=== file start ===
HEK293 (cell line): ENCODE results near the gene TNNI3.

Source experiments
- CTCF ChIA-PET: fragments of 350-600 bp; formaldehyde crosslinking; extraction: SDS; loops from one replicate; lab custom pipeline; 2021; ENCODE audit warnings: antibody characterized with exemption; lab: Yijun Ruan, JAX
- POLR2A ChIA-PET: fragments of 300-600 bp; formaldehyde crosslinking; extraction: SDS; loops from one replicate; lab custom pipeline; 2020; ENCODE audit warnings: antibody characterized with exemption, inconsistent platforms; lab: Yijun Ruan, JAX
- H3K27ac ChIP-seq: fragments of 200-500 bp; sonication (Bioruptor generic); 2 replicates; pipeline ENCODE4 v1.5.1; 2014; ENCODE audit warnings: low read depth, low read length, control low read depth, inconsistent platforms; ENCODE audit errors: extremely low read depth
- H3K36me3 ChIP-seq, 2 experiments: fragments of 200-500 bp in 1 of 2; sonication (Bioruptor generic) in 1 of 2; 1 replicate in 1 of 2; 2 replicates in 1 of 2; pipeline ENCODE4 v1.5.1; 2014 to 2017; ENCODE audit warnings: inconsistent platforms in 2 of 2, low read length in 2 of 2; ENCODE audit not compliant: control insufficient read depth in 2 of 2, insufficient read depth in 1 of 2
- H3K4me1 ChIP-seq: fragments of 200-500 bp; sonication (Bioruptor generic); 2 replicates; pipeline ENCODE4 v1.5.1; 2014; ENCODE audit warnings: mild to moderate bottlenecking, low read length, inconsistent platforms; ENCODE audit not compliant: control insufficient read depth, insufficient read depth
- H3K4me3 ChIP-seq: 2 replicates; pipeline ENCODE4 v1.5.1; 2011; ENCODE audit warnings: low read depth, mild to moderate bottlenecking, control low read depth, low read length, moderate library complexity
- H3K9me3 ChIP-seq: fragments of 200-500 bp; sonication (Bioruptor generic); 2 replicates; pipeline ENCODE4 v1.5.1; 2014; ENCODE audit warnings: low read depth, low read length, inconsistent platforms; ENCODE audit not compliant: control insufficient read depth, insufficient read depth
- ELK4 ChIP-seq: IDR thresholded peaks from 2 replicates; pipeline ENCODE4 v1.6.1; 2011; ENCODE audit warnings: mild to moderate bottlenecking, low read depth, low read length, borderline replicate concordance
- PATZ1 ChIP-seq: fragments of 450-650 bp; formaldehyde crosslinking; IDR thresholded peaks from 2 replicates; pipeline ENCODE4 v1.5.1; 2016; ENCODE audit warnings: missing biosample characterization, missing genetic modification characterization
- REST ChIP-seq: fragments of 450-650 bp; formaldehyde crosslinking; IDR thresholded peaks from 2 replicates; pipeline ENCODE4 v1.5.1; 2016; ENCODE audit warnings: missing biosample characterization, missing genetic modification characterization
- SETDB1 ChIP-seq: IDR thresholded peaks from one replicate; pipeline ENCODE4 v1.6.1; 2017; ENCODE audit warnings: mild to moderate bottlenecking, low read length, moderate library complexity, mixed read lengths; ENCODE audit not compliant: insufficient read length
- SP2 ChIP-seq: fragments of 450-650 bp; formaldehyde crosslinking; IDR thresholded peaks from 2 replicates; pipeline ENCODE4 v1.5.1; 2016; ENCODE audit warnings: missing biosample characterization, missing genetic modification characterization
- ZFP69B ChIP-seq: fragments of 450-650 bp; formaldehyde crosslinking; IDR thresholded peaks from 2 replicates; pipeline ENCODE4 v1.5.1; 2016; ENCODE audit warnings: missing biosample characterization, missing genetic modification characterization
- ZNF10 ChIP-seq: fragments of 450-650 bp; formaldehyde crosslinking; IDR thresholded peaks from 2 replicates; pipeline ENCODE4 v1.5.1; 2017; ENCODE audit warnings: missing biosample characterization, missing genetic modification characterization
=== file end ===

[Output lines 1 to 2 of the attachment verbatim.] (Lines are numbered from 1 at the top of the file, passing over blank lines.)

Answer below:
HEK293 (cell line): ENCODE results near the gene TNNI3.

Source experiments